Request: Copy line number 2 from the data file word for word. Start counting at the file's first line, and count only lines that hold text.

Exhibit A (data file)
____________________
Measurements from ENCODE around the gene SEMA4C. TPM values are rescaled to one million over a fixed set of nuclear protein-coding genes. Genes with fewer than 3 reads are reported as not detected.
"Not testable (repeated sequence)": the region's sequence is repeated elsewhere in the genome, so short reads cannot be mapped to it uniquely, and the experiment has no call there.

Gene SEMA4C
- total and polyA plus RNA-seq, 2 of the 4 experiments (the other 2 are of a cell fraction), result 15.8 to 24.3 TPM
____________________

"Not testable (repeated sequence)": the region's sequence is repeated elsewhere in the genome, so short reads cannot be mapped to it uniquely, and the experiment has no call there.